Felicia Muftic: The coming sound bite wars
June 21, 2011
I have to hand it to them. Republicans have a knack for finding a few good words that become made for media sound bite icons for campaign talking points.
In unison Republicans utter words or phrases and bank them for future use, coming up with another good word when a new opportunity surfaces. “Greece” evokes fear of the deficit and a reason not to lift the debt ceiling, “Death Panels” played on fears that Obamacare was going to ration elder care. “Jobs” came in vogue when the May report showed a slowdown in growth. It is now the new shorthand for attacking Obama on the economy and every issue from foreign policy to health care no matter how indirect the connection.
The GOP has not been 100 percent successful: Their “Stop blaming Bush” slogan as a way to foist the entire economic mess on President Obama had its limits. The Wall Street Journal/NBC poll this month disclosed that 62 percent of Americans believe the Obama administration did indeed inherit the problem. However, the GOP is blaming the President for not getting us out of trouble so “Obama failed America.” That one will only work if the GOP convinces us their way is better.
However, Democrats tend to get lost in the explanation weeds when rebutting attacks, defending, or advocating a policy. Take the health care debate. The case was there to be made, but the Democrats could never articulate it effectively. Democrats must do better in the jobs-economy debate.
What if the Democrats also came up with a few of their own good words? They could force the GOP to prove their formula was better by tagging the GOP as the “trickle down” party. The trickle theory is what the GOP advocates practicing: By cutting the top tax bracket, businesses will invest and hire people, and that will bring the rest along, while increasing tax revenues, too. “Trickle” does not inspire those hurting who want a gusher now. “Trickle down” also implies that the people at the top get the tax break plums first while the middle class eventually gets any leftovers.
Trickle down does not work well, either. Obama could argue with credibility that the stimulus was “the right tool at the right time and trickle down was the wrong one.” Trickle down has never worked well to pull us out of bad recessions. In the ’30s Hoover’s failed; FDR’s worked better. Ronald Reagan’s trickle down stalled in the early 1980s so he raised corporate and other taxes and added 60,000 federal workers and added to the debt as percentage of the GDP. Only then were jobs were created.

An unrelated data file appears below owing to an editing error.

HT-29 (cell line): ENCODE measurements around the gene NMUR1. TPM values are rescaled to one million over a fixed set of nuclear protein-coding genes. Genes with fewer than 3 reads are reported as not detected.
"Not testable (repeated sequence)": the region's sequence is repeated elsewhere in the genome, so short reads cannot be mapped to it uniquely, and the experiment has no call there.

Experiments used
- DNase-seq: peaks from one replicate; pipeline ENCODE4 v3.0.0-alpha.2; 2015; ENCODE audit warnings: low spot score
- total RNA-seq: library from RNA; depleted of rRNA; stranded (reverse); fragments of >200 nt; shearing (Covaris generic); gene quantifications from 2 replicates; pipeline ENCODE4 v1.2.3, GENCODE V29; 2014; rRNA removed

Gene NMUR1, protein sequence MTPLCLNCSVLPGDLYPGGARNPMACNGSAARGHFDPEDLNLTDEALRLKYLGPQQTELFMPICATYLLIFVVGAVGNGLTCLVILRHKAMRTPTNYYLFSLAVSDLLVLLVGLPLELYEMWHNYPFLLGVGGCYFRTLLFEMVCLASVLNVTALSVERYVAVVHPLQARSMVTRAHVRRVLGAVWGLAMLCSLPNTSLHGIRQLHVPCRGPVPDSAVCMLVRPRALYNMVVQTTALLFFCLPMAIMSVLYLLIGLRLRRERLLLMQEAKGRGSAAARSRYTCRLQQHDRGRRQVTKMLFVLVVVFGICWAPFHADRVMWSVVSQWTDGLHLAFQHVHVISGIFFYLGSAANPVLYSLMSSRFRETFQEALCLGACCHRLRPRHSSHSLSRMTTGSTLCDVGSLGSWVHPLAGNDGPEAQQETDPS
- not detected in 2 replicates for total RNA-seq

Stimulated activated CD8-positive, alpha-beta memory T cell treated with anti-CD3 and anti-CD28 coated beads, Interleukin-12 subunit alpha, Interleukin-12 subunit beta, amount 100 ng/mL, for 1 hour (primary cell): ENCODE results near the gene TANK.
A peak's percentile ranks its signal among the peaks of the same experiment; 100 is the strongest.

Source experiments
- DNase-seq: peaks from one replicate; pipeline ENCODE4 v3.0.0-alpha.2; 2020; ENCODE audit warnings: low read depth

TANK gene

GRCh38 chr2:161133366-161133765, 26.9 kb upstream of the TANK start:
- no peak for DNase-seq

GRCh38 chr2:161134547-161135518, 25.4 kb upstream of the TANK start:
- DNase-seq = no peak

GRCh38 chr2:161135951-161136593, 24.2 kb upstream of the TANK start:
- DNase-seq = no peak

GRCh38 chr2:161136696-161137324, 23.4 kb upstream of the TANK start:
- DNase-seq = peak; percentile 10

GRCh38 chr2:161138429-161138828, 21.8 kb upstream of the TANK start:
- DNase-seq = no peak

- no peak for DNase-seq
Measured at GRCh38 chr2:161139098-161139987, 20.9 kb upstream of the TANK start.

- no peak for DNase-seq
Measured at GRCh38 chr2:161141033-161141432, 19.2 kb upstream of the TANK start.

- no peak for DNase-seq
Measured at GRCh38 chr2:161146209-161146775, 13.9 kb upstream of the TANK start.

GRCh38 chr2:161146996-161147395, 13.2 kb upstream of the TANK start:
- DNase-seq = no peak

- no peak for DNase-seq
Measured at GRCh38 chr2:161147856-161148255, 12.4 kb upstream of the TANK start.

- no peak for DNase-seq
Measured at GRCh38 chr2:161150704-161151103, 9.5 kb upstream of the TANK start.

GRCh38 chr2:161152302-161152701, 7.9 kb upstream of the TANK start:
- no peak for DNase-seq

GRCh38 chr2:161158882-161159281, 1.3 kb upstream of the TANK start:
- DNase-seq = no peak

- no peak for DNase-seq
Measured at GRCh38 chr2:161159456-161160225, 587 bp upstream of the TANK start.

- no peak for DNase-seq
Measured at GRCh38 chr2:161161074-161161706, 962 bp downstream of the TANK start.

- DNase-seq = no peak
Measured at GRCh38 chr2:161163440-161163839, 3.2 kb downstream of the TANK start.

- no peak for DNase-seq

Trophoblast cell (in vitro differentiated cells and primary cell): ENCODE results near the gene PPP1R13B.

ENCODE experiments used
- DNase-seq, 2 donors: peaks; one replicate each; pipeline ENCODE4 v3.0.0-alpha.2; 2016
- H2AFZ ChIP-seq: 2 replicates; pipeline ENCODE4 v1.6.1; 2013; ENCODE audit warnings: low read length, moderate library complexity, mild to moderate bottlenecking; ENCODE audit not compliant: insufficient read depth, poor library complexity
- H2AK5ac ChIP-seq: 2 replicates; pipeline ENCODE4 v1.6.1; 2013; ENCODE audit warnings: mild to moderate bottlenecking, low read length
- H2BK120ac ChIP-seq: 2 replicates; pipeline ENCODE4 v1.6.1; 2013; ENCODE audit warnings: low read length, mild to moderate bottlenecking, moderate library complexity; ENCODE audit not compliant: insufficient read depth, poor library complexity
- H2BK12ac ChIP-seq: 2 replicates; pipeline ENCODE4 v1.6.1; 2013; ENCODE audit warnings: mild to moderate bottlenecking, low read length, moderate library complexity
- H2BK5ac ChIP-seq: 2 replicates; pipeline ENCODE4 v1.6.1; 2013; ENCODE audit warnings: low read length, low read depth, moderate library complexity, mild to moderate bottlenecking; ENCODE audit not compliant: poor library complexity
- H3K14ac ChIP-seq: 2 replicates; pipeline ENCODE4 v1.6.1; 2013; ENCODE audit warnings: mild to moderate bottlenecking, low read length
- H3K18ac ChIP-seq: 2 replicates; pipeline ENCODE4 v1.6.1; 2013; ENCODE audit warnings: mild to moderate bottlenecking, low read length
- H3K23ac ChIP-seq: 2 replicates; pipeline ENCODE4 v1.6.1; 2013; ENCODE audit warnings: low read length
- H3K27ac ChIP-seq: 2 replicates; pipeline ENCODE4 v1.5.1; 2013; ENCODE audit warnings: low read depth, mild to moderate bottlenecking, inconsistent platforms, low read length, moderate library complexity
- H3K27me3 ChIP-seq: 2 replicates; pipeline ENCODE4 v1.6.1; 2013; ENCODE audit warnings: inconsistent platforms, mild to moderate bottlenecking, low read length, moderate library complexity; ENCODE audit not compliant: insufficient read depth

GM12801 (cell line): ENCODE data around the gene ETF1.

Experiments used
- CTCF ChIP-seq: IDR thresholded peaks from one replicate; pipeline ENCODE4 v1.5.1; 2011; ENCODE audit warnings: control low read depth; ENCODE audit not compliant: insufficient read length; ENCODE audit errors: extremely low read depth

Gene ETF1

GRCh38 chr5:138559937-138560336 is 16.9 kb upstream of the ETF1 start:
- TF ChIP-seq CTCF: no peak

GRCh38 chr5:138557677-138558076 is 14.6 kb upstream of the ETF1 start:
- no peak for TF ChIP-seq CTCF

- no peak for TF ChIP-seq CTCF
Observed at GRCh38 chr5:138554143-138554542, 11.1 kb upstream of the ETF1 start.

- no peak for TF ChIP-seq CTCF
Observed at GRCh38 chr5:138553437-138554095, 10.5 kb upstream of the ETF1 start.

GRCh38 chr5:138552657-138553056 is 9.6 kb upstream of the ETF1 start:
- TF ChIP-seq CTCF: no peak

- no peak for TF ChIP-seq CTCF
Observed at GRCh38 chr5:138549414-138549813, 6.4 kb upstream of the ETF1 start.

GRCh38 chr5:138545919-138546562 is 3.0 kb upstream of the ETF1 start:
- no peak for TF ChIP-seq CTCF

George W Bush’s stimulus attempted to counter a post-Sept. 11 recession with tax cuts to the rich and lost us 757,00 jobs and increased debt. The economy “fell into the hole, the deepest since the Great Depression; the deeper the hole, the harder it is to dig out.”
An analogy could be: “Trickle down is like turning the starter and listening to the clicks, because the private sector had a dead battery in 2008. “The better tool” was a battery charger of government spending coupled with continued low taxes. Proof? More private sector jobs were created in the past 15 months than the Bush trickle created altogether.
Democrats could call the Ryan plan approved by Congressional Republicans and disapproved by 75 percent of voters, “the worst medicine for seniors” since the GOP. Ryan would shrink seniors’ retirement living by making seniors pay more from their pockets for Medicare.
Democrats have an opportunity to draw a contrast. They are leaning toward a proposal of cutting $3 of government costs for each dollar in increased taxes. They could claim “good medicine with fewer side effects,” because it would reduce the deficit nearly as much while leaving Medicare guarantees as they are.
What would happen if Democrats find more good words? They might even win the 2012 sound bite wars.
For more commentary, go to http://www.mufticforum.com
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